The Houston Chronicle reports that the City Council has unanimously passed an ordinance which regulates “group homes,” facilities somewhere in between boarding home and nursing home, and with little-to-no regulation. From the Chronicle:
The ordinance before the City Council, delayed a week to Wednesday so stricter fire safety requirements Rodriguez suggested could be discussed, would require that home operators pay a fee, register with the city, share information about owners and employees, submit to criminal background checks and report any criminal activity or deaths.
Rodriguez’s amendments would add an annual inspection. Rodriguez said inspections – as well as requiring group homes to have smoke alarms, carbon monoxide detectors, fire extinguishers and fire evacuation plans – could help regulators spot unsafe conditions or deter operators’ negligence.
This ordinance has long been in the works, and it has been tagged (a one week delay by a Councilmember) a few times. About a week-and-a-half ago, I even heard the Mayor bragging about the effectiveness of this ordinance. It appears somewhat strange to me that these regulations did not already exist, so they are certainly a step in the right direction. As the Chronicle discusses, these places are often “the housing of last resort for many mentally ill, disabled and elderly…”
In other news, the Chronicle also reports that a Wage Theft ordinance is being discussed, though not voted, by the City Council. The ordinance was introduced to the City Council from the Mayor’s office (well, actually David Felman’s (the CIty Attorney) office) and referred to the Public Safety Commission. The article discusses what the ordinance would do:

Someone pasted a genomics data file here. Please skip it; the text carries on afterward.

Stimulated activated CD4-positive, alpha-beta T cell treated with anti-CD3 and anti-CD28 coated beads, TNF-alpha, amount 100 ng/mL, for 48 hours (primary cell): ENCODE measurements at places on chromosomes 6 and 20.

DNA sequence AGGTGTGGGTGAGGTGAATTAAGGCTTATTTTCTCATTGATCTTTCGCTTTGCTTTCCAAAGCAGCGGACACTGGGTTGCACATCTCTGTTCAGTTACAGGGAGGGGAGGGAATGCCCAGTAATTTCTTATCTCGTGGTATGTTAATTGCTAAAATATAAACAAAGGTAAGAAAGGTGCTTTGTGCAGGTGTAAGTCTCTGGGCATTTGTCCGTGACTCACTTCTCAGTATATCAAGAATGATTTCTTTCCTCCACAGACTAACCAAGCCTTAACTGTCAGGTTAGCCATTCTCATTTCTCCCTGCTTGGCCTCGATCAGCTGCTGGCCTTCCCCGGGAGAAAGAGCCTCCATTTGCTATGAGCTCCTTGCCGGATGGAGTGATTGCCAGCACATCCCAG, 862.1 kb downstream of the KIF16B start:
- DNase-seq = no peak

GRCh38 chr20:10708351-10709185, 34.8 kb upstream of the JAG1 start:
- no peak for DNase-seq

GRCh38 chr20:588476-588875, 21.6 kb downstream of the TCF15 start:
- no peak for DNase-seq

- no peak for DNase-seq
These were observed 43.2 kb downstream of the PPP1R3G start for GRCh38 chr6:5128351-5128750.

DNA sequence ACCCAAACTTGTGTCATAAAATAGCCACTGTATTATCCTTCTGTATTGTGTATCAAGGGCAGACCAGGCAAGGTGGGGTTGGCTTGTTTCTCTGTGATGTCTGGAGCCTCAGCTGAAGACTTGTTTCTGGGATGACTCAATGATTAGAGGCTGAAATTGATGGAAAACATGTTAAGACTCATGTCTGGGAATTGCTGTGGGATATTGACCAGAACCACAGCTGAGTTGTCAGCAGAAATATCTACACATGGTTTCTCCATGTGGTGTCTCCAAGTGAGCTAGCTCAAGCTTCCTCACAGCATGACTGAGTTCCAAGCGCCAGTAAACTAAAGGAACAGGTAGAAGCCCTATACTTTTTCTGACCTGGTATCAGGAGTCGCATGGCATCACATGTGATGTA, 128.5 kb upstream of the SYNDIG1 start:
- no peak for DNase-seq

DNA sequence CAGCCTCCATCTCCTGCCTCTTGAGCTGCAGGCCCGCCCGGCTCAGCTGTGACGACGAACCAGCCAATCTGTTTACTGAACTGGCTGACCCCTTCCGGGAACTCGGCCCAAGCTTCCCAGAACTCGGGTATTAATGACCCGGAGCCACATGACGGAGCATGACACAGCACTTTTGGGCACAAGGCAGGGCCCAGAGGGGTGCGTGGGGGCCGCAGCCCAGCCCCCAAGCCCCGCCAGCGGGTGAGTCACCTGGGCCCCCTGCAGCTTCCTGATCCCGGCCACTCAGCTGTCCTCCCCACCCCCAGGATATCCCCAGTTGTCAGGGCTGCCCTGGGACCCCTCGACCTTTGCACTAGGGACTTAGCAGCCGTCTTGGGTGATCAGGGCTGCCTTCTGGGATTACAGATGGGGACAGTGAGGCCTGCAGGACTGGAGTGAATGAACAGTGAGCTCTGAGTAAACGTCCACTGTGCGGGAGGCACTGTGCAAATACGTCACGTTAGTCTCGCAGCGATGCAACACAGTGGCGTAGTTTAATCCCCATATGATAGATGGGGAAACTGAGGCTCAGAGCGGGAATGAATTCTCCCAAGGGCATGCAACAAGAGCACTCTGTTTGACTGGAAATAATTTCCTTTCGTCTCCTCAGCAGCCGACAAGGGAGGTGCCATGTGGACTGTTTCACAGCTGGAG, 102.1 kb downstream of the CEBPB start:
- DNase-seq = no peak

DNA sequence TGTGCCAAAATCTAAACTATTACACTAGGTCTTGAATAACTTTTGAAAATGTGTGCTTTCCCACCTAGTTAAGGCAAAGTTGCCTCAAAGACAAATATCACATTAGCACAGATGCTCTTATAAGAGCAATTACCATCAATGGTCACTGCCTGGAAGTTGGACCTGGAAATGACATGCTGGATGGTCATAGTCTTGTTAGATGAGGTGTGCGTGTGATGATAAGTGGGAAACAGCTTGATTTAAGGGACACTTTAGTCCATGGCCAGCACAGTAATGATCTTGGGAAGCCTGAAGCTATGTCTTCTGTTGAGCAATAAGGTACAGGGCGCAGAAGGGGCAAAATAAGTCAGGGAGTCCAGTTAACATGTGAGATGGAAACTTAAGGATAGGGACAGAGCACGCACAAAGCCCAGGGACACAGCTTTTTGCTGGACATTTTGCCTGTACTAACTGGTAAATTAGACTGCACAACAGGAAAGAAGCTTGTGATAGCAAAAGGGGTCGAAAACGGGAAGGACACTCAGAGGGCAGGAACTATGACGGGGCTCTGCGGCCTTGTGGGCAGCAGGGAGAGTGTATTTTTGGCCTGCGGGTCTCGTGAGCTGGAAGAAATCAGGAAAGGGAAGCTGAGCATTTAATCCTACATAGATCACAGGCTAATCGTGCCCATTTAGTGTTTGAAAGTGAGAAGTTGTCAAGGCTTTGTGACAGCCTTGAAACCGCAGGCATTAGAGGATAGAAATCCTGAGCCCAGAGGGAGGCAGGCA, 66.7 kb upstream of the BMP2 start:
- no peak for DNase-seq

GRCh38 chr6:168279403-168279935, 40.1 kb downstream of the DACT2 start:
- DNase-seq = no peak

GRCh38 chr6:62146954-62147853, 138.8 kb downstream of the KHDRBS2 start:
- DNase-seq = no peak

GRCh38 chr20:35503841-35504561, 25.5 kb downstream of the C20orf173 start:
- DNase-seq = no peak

The proposed ordinance would empower a wage theft coordinator to maintain the database of offending firms and update the watch list of accused companies, investigate complaints involving city contracts, counsel workers who file complaints against Houston companies not working for the city, and monitor City Council agendas to see if a company up for a contract appears in the database or watch list.
A firm found guilty of wage theft in an administrative or legal proceeding would be ineligible to work for the city and would be unable to receive or renew city permits or licenses. A city department director wanting to grant work to a firm on the watch list would need to review the situation before forwarding the request to the council.
Firms would be removed from the watch list if a complaint is ruled unfounded; companies in the database could be removed if a conviction is overturned on appeal.
Wage theft is essentially, the withholding of salaries by an employer, typically for overtime pay. The Public Safety Committee is chaired by Ed Gonzalez, and also about 11 more Councilmember. The result is 75% of the Council sitting on this Committee.
The Chronicle interviewed, on the committee, both Gonzalez and Christie, who spoke in favor of the measure. Accordingly, it looks like this good piece of legislation could pass with bipartisan margins, similar to the group home measure.